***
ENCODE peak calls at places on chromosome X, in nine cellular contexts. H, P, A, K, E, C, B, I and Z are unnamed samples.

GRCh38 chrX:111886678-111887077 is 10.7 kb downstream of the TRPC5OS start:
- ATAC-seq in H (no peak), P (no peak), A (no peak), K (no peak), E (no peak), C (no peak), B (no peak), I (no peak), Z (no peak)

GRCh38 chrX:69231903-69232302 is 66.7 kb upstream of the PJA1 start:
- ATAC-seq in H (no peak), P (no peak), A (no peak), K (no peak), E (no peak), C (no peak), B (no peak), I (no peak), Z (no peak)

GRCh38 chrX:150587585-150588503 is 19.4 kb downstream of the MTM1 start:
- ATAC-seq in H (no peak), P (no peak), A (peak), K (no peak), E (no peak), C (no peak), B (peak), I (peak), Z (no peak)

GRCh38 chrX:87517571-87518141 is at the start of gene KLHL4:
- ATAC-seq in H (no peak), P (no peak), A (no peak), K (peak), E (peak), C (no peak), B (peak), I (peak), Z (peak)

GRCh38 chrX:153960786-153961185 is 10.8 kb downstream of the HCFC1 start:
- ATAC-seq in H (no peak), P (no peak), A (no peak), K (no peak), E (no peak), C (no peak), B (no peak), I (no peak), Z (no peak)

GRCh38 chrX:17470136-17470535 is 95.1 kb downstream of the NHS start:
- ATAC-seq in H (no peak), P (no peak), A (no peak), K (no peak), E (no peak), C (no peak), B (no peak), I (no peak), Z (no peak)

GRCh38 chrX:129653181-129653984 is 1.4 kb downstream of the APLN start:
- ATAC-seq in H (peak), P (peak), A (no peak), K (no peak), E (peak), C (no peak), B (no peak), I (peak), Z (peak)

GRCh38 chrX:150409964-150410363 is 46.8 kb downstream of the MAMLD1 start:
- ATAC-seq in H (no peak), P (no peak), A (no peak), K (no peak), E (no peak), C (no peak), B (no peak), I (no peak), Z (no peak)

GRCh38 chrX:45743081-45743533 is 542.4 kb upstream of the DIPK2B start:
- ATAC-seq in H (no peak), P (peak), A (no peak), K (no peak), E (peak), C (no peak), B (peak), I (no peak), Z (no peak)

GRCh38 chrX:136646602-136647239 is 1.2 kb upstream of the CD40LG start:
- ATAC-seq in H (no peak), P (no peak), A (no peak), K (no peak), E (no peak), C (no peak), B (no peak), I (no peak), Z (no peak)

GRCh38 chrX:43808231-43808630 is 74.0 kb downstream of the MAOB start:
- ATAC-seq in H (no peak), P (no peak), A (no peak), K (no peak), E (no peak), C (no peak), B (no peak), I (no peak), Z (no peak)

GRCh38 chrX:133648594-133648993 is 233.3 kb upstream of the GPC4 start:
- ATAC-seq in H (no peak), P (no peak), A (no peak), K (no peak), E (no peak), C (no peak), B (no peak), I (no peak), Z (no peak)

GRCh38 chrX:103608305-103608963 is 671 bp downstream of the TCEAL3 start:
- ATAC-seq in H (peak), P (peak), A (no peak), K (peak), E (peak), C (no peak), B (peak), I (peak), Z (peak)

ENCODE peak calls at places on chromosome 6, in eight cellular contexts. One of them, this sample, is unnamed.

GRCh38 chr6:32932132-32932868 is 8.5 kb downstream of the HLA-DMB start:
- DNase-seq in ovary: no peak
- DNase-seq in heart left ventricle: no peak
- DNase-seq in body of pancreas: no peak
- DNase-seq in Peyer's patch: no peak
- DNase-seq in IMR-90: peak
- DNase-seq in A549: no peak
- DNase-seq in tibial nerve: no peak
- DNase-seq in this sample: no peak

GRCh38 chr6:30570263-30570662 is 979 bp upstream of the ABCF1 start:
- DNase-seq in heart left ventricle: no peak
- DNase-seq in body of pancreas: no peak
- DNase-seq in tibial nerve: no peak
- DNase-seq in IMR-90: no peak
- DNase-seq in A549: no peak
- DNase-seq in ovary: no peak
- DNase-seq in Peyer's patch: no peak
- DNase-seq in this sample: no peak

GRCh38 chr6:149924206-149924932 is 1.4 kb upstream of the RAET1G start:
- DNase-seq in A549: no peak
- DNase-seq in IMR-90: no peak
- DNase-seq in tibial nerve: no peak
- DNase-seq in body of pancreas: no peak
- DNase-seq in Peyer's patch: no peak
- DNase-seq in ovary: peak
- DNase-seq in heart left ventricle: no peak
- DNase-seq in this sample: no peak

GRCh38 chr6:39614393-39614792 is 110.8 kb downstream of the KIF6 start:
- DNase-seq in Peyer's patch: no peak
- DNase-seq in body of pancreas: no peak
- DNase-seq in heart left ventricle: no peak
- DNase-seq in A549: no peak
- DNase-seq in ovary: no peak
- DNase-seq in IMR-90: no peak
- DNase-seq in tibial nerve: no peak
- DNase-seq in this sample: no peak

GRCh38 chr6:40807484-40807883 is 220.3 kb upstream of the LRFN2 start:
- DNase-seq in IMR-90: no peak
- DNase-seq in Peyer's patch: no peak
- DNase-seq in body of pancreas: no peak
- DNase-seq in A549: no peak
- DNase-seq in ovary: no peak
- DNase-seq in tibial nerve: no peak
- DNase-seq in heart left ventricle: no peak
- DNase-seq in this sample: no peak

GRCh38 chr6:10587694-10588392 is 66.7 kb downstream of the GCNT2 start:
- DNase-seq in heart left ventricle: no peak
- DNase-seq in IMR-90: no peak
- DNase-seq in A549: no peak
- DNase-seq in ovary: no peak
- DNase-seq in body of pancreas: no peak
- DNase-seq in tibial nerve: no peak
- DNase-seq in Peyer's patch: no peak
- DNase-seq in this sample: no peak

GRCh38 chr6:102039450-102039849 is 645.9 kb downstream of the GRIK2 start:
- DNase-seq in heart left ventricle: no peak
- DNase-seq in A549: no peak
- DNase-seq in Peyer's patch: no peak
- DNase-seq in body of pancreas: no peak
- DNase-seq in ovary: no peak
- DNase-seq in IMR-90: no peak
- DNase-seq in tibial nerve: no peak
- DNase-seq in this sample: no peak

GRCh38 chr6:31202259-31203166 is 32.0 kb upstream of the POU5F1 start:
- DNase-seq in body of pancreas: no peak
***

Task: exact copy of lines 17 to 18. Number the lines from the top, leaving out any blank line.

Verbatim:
- ATAC-seq in H (no peak), P (no peak), A (no peak), K (no peak), E (no peak), C (no peak), B (no peak), I (no peak), Z (no peak)

GRCh38 chrX:45743081-45743533 is 542.4 kb upstream of the DIPK2B start: